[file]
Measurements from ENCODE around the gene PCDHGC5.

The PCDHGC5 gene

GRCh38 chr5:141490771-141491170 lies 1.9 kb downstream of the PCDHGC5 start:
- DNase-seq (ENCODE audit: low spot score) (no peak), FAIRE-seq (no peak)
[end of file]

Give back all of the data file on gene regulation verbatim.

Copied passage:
Measurements from ENCODE around the gene PCDHGC5.

The PCDHGC5 gene

GRCh38 chr5:141490771-141491170 lies 1.9 kb downstream of the PCDHGC5 start:
- DNase-seq (ENCODE audit: low spot score) (no peak), FAIRE-seq (no peak)